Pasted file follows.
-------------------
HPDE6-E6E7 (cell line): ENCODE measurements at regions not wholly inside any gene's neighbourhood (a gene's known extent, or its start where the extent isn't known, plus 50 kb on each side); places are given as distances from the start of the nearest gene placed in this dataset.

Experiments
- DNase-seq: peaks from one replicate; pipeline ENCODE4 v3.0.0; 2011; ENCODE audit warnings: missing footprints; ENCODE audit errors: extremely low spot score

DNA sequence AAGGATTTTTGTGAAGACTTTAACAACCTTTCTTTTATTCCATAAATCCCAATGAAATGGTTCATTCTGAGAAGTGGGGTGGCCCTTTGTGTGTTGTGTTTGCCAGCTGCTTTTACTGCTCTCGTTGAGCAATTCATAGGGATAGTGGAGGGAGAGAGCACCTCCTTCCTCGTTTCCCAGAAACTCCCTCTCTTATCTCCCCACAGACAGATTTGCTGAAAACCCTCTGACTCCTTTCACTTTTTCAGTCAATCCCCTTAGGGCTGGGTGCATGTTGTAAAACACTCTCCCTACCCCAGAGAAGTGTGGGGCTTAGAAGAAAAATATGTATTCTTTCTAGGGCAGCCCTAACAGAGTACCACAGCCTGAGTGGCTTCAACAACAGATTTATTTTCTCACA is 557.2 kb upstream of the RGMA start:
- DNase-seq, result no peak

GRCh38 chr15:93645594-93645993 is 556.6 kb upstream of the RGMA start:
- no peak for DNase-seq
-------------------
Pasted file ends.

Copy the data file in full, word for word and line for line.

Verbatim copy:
HPDE6-E6E7 (cell line): ENCODE measurements at regions not wholly inside any gene's neighbourhood (a gene's known extent, or its start where the extent isn't known, plus 50 kb on each side); places are given as distances from the start of the nearest gene placed in this dataset.

Experiments
- DNase-seq: peaks from one replicate; pipeline ENCODE4 v3.0.0; 2011; ENCODE audit warnings: missing footprints; ENCODE audit errors: extremely low spot score

DNA sequence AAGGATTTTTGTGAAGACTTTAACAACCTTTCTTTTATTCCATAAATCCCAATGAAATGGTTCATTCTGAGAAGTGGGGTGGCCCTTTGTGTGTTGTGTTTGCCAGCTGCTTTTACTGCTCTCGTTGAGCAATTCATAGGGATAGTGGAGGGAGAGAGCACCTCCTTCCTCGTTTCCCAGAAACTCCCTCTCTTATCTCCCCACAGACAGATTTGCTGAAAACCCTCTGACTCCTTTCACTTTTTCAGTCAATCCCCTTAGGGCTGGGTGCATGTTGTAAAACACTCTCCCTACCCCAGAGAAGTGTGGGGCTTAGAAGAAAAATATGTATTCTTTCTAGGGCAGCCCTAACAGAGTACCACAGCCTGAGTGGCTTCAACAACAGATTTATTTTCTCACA is 557.2 kb upstream of the RGMA start:
- DNase-seq, result no peak

GRCh38 chr15:93645594-93645993 is 556.6 kb upstream of the RGMA start:
- no peak for DNase-seq